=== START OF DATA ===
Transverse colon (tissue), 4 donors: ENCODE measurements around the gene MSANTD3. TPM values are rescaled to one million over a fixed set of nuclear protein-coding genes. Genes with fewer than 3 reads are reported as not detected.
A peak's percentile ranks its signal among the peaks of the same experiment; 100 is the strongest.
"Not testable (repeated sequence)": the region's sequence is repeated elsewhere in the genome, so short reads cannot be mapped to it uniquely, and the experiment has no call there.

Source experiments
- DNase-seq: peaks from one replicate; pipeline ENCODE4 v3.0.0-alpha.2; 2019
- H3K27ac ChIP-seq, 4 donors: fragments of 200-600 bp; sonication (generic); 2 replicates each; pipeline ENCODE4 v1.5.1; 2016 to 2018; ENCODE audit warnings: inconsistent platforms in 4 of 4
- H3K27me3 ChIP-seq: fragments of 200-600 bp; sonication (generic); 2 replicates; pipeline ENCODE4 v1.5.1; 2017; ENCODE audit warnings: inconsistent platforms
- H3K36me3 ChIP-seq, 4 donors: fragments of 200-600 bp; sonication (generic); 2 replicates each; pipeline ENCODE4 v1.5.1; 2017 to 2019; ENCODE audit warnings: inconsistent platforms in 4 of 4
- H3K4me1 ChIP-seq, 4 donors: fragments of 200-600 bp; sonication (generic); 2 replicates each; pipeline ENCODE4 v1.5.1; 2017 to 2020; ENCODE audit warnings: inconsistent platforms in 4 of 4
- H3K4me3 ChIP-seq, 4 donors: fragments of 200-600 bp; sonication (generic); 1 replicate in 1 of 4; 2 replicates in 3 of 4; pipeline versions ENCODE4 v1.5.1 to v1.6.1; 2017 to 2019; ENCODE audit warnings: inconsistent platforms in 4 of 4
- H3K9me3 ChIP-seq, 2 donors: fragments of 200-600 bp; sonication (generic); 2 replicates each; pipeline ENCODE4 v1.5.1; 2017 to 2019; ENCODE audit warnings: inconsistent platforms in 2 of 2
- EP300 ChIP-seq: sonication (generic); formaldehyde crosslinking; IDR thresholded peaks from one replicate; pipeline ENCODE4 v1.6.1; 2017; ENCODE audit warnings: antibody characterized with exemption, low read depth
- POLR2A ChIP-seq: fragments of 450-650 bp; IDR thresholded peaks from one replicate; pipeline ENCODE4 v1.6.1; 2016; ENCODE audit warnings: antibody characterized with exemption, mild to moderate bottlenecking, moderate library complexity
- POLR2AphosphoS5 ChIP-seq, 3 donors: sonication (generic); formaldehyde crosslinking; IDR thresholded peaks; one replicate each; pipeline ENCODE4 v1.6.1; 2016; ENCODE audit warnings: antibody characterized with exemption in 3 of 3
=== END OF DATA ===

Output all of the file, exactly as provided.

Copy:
Transverse colon (tissue), 4 donors: ENCODE measurements around the gene MSANTD3. TPM values are rescaled to one million over a fixed set of nuclear protein-coding genes. Genes with fewer than 3 reads are reported as not detected.
A peak's percentile ranks its signal among the peaks of the same experiment; 100 is the strongest.
"Not testable (repeated sequence)": the region's sequence is repeated elsewhere in the genome, so short reads cannot be mapped to it uniquely, and the experiment has no call there.

Source experiments
- DNase-seq: peaks from one replicate; pipeline ENCODE4 v3.0.0-alpha.2; 2019
- H3K27ac ChIP-seq, 4 donors: fragments of 200-600 bp; sonication (generic); 2 replicates each; pipeline ENCODE4 v1.5.1; 2016 to 2018; ENCODE audit warnings: inconsistent platforms in 4 of 4
- H3K27me3 ChIP-seq: fragments of 200-600 bp; sonication (generic); 2 replicates; pipeline ENCODE4 v1.5.1; 2017; ENCODE audit warnings: inconsistent platforms
- H3K36me3 ChIP-seq, 4 donors: fragments of 200-600 bp; sonication (generic); 2 replicates each; pipeline ENCODE4 v1.5.1; 2017 to 2019; ENCODE audit warnings: inconsistent platforms in 4 of 4
- H3K4me1 ChIP-seq, 4 donors: fragments of 200-600 bp; sonication (generic); 2 replicates each; pipeline ENCODE4 v1.5.1; 2017 to 2020; ENCODE audit warnings: inconsistent platforms in 4 of 4
- H3K4me3 ChIP-seq, 4 donors: fragments of 200-600 bp; sonication (generic); 1 replicate in 1 of 4; 2 replicates in 3 of 4; pipeline versions ENCODE4 v1.5.1 to v1.6.1; 2017 to 2019; ENCODE audit warnings: inconsistent platforms in 4 of 4
- H3K9me3 ChIP-seq, 2 donors: fragments of 200-600 bp; sonication (generic); 2 replicates each; pipeline ENCODE4 v1.5.1; 2017 to 2019; ENCODE audit warnings: inconsistent platforms in 2 of 2
- EP300 ChIP-seq: sonication (generic); formaldehyde crosslinking; IDR thresholded peaks from one replicate; pipeline ENCODE4 v1.6.1; 2017; ENCODE audit warnings: antibody characterized with exemption, low read depth
- POLR2A ChIP-seq: fragments of 450-650 bp; IDR thresholded peaks from one replicate; pipeline ENCODE4 v1.6.1; 2016; ENCODE audit warnings: antibody characterized with exemption, mild to moderate bottlenecking, moderate library complexity
- POLR2AphosphoS5 ChIP-seq, 3 donors: sonication (generic); formaldehyde crosslinking; IDR thresholded peaks; one replicate each; pipeline ENCODE4 v1.6.1; 2016; ENCODE audit warnings: antibody characterized with exemption in 3 of 3